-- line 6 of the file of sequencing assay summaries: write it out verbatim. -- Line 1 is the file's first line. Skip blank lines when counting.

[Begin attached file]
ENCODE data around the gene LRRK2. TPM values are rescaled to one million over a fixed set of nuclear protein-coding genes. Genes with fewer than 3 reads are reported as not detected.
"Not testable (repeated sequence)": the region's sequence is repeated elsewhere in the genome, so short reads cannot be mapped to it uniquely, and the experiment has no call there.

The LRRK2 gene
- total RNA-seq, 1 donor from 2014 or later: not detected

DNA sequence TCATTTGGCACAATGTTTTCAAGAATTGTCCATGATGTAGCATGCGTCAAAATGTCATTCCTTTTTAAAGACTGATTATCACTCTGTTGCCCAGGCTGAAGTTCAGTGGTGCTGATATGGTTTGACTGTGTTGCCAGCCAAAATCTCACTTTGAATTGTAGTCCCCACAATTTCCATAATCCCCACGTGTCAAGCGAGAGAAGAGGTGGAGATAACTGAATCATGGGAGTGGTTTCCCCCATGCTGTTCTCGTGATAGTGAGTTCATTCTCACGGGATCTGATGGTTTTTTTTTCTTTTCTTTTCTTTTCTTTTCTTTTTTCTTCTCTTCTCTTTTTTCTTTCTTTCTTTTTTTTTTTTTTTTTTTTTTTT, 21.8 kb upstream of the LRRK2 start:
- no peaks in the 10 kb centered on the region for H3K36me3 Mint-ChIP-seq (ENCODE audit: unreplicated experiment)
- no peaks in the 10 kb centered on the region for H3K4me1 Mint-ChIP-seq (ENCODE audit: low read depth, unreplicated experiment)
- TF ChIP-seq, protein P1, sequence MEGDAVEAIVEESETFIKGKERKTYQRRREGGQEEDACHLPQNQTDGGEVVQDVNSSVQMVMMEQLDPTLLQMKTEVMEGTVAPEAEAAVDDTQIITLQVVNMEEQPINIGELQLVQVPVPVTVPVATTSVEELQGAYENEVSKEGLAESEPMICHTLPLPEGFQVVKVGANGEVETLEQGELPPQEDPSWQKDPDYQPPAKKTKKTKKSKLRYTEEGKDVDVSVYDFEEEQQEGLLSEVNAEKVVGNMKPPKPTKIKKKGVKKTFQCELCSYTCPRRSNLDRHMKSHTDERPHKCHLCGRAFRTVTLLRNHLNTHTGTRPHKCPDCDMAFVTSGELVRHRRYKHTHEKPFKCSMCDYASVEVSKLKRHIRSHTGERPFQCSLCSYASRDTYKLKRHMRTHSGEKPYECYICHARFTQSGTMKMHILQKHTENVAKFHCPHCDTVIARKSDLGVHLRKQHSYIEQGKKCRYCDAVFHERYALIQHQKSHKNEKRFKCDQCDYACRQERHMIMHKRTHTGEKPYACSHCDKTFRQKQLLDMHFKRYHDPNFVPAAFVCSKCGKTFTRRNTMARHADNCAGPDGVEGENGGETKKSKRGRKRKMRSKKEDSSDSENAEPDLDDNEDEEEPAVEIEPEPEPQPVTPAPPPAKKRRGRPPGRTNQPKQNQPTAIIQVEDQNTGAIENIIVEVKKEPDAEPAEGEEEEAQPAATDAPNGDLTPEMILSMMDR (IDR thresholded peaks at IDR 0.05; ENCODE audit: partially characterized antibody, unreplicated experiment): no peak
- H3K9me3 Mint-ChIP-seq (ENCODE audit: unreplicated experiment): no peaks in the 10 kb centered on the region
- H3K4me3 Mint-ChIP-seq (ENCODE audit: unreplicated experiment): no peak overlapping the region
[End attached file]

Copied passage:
- no peaks in the 10 kb centered on the region for H3K36me3 Mint-ChIP-seq (ENCODE audit: unreplicated experiment)